20 Jun 2011
The Flying Developer is a Street Fighter
One of the popular ways to unwind at the office is a quick round or two of Street Fighter IV on our XBox 360. Street Fighter is serious business at Shopify, we have fight sticks and everything. Unfortunately for me, most people have been playing it for way too long and trounce me every time I play. To rectify this, I’ve bought my own copy of the game to play on evenings and weekends.
Learning the basics of a new video game is a lot like learning a new programming framework. In fact, getting to grips with Street Fighter has been a lot like my experience learning Rails. Rails is all about ‘convention over configuration’, and SF is no different. Special moves vary between characters, but there are common themes that run through the controls: Moves requiring you to swing the thumbstick in quarter-circles, half-circles and zig-zags are everywhere. Even if you’ve never played a character before you can usually guess one or two of their moves based on these conventions.fKnowing these gives you a good head-start and provides a base for developing more complex strategies. Further down the line, mastering these shapes results in the ability to pull of crazy combos. I’m not at that stage yet.
If you want to get really good (just as in software development) you need to do more than just fiddle around. After playing with a few of the characters I decided to do some background reading. Unfortunately the second-hand copy of SF I bought only came with a French manual, so I picked up a strategy guide from Chapters and got reading. Beyond the basic ‘punch and kick til the opponent stops moving’, there’s definitely an underlying framework that can be learned and taken advantage of. Once again, the parallels with programming are apparent. Moves all belong to one of several primative types, and characters can be classified by their play-style.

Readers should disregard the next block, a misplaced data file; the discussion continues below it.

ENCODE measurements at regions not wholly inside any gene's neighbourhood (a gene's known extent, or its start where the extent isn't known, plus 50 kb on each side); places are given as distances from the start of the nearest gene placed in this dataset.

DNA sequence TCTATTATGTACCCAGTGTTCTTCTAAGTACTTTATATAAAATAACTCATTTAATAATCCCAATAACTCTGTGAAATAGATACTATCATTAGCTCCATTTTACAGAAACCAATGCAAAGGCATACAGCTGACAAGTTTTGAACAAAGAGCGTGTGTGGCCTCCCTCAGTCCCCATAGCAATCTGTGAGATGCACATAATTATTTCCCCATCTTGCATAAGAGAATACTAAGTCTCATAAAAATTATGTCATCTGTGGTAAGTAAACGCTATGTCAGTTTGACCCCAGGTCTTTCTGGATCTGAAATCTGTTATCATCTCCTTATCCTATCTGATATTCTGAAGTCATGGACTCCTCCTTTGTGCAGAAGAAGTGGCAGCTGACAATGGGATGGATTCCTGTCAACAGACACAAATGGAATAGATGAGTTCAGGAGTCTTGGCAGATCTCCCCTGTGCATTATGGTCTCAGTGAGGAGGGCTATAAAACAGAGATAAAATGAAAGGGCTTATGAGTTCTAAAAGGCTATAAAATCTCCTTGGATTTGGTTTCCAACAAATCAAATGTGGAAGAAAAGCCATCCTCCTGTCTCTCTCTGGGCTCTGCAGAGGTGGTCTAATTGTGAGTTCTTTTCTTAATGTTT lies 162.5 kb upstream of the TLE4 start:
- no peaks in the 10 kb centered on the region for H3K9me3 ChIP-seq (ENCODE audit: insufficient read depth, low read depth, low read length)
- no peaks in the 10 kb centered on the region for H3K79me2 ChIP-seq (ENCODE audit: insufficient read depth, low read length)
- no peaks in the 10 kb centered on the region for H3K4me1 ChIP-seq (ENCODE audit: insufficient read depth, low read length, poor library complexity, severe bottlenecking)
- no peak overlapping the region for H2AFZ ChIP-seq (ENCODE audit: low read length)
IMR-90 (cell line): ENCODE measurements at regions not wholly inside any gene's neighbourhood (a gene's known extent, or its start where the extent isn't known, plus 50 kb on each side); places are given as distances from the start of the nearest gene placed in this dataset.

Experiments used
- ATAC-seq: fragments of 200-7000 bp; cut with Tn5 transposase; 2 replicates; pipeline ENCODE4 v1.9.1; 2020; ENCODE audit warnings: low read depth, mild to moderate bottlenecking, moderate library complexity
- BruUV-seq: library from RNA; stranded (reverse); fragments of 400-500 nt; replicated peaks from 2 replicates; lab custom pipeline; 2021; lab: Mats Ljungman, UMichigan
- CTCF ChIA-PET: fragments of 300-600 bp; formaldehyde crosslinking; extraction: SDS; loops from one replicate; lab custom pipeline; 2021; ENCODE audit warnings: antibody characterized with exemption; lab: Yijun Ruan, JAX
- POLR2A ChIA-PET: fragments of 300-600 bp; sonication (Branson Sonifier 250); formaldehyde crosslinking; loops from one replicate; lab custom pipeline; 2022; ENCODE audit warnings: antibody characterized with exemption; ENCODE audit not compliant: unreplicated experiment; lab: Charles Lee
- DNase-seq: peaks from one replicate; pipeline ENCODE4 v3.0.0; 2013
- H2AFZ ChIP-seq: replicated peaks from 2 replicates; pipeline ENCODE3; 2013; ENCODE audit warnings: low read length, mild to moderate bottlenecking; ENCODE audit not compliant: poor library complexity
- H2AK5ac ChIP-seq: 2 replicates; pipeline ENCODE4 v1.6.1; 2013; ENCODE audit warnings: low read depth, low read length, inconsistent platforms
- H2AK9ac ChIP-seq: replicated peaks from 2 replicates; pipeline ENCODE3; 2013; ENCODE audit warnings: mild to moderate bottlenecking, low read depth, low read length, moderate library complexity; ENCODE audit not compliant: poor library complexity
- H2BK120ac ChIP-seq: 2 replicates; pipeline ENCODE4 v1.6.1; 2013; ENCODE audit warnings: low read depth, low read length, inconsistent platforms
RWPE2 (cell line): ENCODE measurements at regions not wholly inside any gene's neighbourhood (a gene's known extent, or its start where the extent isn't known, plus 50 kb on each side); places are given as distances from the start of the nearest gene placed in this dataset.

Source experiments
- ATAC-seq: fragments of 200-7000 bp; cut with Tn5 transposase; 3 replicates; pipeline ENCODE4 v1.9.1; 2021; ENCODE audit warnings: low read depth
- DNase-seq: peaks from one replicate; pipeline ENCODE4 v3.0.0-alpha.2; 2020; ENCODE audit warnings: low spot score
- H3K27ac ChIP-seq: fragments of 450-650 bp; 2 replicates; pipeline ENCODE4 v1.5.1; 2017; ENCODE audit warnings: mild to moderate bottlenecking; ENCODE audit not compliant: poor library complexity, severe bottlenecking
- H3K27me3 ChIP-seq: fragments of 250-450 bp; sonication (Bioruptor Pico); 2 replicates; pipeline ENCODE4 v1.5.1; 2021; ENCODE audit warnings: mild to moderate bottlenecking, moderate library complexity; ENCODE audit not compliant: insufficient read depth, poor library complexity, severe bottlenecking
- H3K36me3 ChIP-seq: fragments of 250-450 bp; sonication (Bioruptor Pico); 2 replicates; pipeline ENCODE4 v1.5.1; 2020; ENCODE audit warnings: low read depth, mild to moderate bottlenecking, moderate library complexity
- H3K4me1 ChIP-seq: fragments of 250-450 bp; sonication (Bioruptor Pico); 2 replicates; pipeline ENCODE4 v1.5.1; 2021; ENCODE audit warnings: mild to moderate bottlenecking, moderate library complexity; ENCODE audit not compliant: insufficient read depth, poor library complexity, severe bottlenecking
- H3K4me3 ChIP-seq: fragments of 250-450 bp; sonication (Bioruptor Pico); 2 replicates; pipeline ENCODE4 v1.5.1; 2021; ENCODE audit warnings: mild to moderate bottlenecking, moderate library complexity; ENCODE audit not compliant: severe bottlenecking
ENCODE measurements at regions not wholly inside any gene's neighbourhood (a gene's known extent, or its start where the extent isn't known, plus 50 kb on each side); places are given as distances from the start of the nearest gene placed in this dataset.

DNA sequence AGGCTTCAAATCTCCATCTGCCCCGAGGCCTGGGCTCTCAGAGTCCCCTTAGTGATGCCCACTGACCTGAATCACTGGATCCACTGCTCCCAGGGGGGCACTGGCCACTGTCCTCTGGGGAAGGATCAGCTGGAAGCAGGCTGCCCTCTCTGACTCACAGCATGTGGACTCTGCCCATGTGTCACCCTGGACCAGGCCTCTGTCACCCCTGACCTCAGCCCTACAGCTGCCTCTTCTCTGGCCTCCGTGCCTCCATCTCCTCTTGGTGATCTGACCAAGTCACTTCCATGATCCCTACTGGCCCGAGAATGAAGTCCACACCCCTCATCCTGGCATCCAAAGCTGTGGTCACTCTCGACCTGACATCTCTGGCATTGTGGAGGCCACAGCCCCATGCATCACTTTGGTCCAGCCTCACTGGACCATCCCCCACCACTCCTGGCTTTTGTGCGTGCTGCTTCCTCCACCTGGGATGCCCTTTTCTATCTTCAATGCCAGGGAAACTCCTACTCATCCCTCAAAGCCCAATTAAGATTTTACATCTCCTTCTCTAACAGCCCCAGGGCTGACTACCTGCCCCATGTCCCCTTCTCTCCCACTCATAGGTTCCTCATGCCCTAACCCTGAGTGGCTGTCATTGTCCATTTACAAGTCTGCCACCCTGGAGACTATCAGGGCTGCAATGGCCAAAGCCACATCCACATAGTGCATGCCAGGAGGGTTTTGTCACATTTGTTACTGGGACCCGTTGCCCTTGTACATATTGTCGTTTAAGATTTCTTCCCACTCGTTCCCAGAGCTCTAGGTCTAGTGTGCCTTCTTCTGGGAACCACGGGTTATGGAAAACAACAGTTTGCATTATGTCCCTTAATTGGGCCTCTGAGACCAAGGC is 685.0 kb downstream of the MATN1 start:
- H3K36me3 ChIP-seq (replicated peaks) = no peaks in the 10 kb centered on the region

Speaking of playing styles, watching people play is an interesting experience. There are two dominant schools that I’ve observed. The aim of the first seems to be to press buttons as fast as possible, and the second instead values frugality. It’s funny to watch the two battle it out, one person tapping buttons at machine gun speed, while the other seems to move in slow motion by comparison. I’m not sure which is the ‘better’ method, and I suspect at this stage that there are characters that cater to each.
After playing about 6 hours of the game over the last two weekends, I’m pleased to say that I managed to beat the game’s arcade mode. Online play is still looking pretty scary, so I think I’ll test my mettle against my co-workers over the next few days and see if my research and practice stands up to human opposition.
Thanks for reading! If you like my writing, you may be interested in my book: Healthy Webhook Consumption with Rails
David at 10:00